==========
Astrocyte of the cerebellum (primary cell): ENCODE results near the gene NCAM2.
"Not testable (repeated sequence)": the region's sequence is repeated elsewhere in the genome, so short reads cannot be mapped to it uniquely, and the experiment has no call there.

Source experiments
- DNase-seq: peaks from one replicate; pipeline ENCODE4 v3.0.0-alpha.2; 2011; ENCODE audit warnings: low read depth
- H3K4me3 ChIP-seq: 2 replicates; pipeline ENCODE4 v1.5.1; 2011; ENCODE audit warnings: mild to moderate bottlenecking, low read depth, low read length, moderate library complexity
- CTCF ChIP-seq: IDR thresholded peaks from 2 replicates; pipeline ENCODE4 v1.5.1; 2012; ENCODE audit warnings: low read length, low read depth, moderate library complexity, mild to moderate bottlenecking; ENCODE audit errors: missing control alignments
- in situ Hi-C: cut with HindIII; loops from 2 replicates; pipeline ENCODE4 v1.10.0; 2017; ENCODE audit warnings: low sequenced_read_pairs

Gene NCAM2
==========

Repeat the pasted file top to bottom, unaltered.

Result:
Astrocyte of the cerebellum (primary cell): ENCODE results near the gene NCAM2.
"Not testable (repeated sequence)": the region's sequence is repeated elsewhere in the genome, so short reads cannot be mapped to it uniquely, and the experiment has no call there.

Source experiments
- DNase-seq: peaks from one replicate; pipeline ENCODE4 v3.0.0-alpha.2; 2011; ENCODE audit warnings: low read depth
- H3K4me3 ChIP-seq: 2 replicates; pipeline ENCODE4 v1.5.1; 2011; ENCODE audit warnings: mild to moderate bottlenecking, low read depth, low read length, moderate library complexity
- CTCF ChIP-seq: IDR thresholded peaks from 2 replicates; pipeline ENCODE4 v1.5.1; 2012; ENCODE audit warnings: low read length, low read depth, moderate library complexity, mild to moderate bottlenecking; ENCODE audit errors: missing control alignments
- in situ Hi-C: cut with HindIII; loops from 2 replicates; pipeline ENCODE4 v1.10.0; 2017; ENCODE audit warnings: low sequenced_read_pairs

Gene NCAM2